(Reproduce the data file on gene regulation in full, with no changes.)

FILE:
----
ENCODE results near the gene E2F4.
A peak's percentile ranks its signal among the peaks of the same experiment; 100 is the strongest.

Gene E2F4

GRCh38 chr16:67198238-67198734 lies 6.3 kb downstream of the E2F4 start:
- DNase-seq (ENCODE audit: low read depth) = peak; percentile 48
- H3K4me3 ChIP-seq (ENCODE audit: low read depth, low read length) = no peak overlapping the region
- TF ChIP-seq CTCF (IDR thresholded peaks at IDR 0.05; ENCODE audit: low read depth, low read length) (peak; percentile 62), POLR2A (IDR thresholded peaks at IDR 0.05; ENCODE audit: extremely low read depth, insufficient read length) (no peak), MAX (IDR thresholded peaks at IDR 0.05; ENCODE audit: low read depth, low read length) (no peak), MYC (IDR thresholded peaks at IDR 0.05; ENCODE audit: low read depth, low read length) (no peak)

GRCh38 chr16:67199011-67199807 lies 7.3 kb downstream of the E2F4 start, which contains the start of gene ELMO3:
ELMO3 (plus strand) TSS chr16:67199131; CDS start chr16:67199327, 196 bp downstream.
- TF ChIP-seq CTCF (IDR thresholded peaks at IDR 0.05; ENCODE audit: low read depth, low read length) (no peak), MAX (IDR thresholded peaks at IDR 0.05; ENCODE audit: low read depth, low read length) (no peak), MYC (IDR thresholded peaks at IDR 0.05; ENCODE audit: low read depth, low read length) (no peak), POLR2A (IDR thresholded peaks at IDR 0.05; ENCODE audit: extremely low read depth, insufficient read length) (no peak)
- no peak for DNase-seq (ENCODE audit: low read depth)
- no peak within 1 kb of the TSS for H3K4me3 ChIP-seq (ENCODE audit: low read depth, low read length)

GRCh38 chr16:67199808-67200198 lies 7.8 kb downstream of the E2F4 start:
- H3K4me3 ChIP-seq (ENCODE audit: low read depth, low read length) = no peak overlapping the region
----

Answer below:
ENCODE results near the gene E2F4.
A peak's percentile ranks its signal among the peaks of the same experiment; 100 is the strongest.

Gene E2F4

GRCh38 chr16:67198238-67198734 lies 6.3 kb downstream of the E2F4 start:
- DNase-seq (ENCODE audit: low read depth) = peak; percentile 48
- H3K4me3 ChIP-seq (ENCODE audit: low read depth, low read length) = no peak overlapping the region
- TF ChIP-seq CTCF (IDR thresholded peaks at IDR 0.05; ENCODE audit: low read depth, low read length) (peak; percentile 62), POLR2A (IDR thresholded peaks at IDR 0.05; ENCODE audit: extremely low read depth, insufficient read length) (no peak), MAX (IDR thresholded peaks at IDR 0.05; ENCODE audit: low read depth, low read length) (no peak), MYC (IDR thresholded peaks at IDR 0.05; ENCODE audit: low read depth, low read length) (no peak)

GRCh38 chr16:67199011-67199807 lies 7.3 kb downstream of the E2F4 start, which contains the start of gene ELMO3:
ELMO3 (plus strand) TSS chr16:67199131; CDS start chr16:67199327, 196 bp downstream.
- TF ChIP-seq CTCF (IDR thresholded peaks at IDR 0.05; ENCODE audit: low read depth, low read length) (no peak), MAX (IDR thresholded peaks at IDR 0.05; ENCODE audit: low read depth, low read length) (no peak), MYC (IDR thresholded peaks at IDR 0.05; ENCODE audit: low read depth, low read length) (no peak), POLR2A (IDR thresholded peaks at IDR 0.05; ENCODE audit: extremely low read depth, insufficient read length) (no peak)
- no peak for DNase-seq (ENCODE audit: low read depth)
- no peak within 1 kb of the TSS for H3K4me3 ChIP-seq (ENCODE audit: low read depth, low read length)

GRCh38 chr16:67199808-67200198 lies 7.8 kb downstream of the E2F4 start:
- H3K4me3 ChIP-seq (ENCODE audit: low read depth, low read length) = no peak overlapping the region